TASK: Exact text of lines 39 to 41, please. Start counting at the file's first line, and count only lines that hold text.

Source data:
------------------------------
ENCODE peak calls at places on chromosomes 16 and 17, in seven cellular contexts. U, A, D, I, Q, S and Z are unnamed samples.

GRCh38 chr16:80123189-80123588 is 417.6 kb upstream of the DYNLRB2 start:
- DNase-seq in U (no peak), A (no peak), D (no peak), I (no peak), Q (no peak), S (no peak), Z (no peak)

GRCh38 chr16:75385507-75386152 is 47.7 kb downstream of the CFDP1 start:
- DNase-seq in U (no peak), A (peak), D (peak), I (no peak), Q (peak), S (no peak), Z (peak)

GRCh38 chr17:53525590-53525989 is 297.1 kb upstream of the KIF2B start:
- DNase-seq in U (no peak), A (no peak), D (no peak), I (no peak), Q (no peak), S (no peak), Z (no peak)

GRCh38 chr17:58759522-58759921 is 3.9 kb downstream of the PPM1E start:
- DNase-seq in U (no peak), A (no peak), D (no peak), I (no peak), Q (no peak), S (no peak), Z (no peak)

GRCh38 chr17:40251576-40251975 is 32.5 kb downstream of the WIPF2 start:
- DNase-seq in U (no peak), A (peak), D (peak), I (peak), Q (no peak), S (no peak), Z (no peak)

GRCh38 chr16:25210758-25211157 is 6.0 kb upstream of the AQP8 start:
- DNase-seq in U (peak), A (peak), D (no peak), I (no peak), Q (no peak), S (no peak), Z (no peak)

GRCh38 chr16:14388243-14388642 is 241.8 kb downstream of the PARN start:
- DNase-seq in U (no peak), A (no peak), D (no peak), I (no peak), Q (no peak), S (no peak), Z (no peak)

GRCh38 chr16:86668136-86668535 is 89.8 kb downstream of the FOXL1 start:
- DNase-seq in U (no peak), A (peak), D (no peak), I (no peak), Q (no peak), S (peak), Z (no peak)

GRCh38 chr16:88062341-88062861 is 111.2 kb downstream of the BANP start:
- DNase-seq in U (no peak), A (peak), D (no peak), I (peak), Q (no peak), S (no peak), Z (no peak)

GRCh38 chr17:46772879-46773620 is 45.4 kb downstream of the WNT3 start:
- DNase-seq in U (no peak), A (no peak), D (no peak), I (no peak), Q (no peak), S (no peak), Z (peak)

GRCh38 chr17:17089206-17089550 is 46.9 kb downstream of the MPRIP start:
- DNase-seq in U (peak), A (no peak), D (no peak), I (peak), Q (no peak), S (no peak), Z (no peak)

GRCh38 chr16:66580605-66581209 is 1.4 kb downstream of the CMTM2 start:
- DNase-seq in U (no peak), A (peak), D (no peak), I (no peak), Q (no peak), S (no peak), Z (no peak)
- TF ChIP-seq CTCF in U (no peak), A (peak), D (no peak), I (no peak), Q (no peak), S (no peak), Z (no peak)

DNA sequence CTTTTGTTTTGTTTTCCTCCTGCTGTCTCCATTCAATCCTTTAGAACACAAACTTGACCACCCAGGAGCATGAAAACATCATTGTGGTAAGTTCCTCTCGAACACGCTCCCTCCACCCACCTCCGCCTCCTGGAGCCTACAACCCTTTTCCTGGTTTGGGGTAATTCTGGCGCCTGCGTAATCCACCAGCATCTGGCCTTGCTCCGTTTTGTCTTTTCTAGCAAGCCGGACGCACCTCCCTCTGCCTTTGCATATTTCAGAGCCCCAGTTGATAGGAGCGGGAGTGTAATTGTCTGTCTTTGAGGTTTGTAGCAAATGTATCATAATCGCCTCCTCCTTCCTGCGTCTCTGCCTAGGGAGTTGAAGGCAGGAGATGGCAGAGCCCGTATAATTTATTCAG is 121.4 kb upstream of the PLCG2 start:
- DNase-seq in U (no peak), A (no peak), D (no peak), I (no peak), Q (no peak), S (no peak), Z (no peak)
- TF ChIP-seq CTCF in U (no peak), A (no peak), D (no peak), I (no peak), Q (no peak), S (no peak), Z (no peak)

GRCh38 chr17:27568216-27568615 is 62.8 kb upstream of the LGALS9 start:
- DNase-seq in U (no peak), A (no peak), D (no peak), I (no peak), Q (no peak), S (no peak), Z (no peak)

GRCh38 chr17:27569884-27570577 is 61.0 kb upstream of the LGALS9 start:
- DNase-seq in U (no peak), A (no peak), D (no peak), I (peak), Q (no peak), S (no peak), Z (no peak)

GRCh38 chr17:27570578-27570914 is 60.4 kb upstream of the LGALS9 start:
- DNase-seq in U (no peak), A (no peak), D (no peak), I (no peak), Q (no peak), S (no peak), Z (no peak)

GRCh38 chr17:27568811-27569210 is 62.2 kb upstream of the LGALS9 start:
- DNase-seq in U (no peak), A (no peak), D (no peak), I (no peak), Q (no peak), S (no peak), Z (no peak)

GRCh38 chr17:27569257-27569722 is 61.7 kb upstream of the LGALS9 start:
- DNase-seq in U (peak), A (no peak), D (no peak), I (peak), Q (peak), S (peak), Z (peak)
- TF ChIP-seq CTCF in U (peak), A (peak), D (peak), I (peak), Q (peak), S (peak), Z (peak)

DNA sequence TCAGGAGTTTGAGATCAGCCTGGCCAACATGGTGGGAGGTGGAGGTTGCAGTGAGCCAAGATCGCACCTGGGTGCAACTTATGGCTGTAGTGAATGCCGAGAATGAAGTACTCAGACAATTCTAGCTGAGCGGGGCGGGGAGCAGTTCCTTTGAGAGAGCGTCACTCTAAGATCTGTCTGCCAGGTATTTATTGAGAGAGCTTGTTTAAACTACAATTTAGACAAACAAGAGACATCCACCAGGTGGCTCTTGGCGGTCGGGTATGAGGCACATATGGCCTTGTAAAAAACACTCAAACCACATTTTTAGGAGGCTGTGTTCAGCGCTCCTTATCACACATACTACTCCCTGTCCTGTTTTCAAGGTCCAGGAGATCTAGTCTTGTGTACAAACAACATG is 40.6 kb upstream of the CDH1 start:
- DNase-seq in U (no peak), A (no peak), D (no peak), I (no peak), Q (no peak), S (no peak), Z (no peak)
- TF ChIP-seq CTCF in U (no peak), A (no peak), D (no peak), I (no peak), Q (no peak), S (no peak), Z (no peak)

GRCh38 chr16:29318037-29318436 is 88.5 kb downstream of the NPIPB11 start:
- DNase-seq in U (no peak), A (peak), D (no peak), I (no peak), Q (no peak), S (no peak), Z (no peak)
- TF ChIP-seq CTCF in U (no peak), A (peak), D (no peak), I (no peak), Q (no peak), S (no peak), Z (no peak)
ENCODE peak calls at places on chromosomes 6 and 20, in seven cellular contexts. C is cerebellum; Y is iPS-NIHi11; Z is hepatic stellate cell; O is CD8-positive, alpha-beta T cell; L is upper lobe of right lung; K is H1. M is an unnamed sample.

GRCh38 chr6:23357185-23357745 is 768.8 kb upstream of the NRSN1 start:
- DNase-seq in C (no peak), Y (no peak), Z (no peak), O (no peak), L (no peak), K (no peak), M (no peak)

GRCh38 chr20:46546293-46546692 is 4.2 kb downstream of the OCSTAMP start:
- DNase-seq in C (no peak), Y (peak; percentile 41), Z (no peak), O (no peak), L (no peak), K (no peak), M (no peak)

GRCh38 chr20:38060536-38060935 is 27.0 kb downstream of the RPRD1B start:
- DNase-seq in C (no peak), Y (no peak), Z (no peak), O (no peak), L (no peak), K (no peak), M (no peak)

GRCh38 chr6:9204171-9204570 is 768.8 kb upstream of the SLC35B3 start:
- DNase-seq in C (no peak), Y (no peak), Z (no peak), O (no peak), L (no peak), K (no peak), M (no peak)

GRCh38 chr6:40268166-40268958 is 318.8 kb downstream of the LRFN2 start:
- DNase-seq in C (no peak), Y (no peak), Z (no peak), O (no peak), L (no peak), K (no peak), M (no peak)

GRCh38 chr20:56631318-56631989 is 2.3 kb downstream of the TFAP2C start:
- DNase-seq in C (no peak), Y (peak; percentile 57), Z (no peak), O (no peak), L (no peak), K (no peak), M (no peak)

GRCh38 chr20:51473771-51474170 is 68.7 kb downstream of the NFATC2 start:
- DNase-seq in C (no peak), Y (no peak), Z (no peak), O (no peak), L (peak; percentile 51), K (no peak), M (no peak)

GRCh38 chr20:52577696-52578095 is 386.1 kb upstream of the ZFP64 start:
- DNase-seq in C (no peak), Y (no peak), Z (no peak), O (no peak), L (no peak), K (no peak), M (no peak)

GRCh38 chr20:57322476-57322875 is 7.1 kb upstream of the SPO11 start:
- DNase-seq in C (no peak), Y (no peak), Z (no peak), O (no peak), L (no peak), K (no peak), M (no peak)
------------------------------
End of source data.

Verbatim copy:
- DNase-seq in U (peak), A (no peak), D (no peak), I (peak), Q (peak), S (peak), Z (peak)
- TF ChIP-seq CTCF in U (peak), A (peak), D (peak), I (peak), Q (peak), S (peak), Z (peak)

DNA sequence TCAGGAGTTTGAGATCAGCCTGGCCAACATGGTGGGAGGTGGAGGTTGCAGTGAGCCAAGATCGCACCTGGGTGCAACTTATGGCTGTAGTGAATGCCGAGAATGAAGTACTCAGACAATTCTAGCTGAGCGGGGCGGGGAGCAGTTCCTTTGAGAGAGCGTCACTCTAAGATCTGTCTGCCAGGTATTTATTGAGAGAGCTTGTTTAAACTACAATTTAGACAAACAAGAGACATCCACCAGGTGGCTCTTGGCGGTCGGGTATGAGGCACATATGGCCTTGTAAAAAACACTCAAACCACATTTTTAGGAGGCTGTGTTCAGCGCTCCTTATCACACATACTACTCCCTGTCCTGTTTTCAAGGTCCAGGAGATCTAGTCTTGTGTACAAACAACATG is 40.6 kb upstream of the CDH1 start: